Lucille Jewel

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Oregon Law Review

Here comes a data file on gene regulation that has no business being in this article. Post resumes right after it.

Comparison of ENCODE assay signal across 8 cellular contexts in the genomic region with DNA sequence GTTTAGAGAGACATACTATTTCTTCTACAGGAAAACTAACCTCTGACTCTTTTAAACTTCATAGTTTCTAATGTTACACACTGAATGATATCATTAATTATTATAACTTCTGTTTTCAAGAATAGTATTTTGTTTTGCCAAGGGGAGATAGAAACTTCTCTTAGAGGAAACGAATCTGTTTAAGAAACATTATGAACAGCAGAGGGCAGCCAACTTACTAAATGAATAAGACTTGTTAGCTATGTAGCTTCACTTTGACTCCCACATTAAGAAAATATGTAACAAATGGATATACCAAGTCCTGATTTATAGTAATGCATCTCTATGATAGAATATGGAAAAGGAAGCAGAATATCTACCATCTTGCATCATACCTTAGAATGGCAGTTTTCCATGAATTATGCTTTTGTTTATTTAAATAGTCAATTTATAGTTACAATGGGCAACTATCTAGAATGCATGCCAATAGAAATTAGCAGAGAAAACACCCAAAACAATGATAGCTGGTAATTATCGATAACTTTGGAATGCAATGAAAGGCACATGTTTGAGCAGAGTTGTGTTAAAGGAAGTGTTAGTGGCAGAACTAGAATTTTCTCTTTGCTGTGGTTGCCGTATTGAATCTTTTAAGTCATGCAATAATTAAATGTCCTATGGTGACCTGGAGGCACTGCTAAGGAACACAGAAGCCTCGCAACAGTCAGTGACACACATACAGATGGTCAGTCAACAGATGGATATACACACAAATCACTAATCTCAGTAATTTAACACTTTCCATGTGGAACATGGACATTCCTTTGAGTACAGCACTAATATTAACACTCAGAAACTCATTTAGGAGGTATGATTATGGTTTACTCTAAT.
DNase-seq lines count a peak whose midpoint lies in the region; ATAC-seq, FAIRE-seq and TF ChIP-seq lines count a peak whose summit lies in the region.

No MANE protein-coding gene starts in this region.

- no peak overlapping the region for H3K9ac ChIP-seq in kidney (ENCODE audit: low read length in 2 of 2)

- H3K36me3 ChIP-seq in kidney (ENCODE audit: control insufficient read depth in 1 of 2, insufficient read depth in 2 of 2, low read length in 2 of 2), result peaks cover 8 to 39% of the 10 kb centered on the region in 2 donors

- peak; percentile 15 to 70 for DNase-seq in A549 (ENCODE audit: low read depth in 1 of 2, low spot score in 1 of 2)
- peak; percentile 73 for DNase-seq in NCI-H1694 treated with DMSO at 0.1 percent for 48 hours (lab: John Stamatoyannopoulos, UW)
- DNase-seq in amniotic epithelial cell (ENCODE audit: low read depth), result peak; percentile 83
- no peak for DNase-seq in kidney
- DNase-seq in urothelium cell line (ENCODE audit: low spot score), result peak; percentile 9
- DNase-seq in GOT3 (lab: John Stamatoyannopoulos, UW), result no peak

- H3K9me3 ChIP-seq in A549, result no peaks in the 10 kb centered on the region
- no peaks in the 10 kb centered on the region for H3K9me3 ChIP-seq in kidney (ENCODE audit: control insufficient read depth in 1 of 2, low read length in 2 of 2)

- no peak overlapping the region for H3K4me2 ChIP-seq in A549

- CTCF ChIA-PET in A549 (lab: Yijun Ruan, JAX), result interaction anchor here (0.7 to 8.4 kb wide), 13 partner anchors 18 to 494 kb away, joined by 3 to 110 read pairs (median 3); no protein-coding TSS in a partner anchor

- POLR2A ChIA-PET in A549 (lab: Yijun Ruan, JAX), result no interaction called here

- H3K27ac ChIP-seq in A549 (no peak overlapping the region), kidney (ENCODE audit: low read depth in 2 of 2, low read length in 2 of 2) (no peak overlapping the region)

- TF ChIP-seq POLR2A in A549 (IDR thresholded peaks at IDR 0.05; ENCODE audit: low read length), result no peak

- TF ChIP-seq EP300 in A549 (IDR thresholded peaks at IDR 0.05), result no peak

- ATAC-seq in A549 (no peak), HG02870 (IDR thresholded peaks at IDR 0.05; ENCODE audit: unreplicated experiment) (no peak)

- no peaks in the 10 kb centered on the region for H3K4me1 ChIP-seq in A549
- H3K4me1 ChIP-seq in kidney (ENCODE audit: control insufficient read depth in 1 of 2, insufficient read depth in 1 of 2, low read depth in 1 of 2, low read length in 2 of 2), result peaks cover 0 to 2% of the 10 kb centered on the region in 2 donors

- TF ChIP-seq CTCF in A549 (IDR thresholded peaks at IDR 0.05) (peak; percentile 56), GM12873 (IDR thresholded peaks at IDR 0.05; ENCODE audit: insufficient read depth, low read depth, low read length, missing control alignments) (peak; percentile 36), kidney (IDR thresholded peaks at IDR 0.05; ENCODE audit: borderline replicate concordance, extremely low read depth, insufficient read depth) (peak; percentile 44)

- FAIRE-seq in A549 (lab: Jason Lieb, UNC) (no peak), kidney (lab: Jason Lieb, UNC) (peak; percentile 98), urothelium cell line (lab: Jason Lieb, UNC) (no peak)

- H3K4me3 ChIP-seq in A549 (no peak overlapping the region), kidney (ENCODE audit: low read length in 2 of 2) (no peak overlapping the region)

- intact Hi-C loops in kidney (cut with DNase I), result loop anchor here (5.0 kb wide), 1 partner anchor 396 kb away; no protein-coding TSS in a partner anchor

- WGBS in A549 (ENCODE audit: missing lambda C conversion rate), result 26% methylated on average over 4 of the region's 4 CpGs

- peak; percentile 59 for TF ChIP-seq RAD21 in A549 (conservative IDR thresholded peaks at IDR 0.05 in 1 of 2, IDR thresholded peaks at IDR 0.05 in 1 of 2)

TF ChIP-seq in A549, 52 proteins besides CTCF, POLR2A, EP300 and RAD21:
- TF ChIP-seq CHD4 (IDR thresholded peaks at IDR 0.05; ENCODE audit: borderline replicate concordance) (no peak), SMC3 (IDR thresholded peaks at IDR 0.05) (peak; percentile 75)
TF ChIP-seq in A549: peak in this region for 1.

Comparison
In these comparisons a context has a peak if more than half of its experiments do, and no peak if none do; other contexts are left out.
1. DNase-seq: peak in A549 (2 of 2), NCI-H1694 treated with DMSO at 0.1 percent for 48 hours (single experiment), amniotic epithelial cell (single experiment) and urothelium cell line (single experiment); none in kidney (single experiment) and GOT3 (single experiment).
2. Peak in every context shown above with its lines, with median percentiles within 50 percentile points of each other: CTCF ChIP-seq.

In 2014, the American Bar Association (ABA) decided to retain Accreditation Standard 405 in its current form to preserve tenure for law faculty as well as the status, security of position, governance rights, and academic freedom that tenure provides. In doing so, the ABA also preserved the long-standing hierarchy that elevates doctrine-focused faculty over skills-focused faculty. That hierarchy discriminates against skills-focused faculty, particularly those who specialize in legal writing--most of whom are women. This paper calls on the ABA to address this discrimination against skills-focused faculty and the negative effects it has on schools, faculty, and students. As explained in this article, many schools recognize the inherent limitations and unfairness of the status hierarchy that Standard 405 condones and, accordingly, provide skills-focused faculty security of position over and above what the ABA requires. We urge the ABA to follow their lead by eliminating Standard 405(d) and requiring that all law schools afford their clinical and legal writing faculty, at minimum and without exception, security of position under Standard 405(c).

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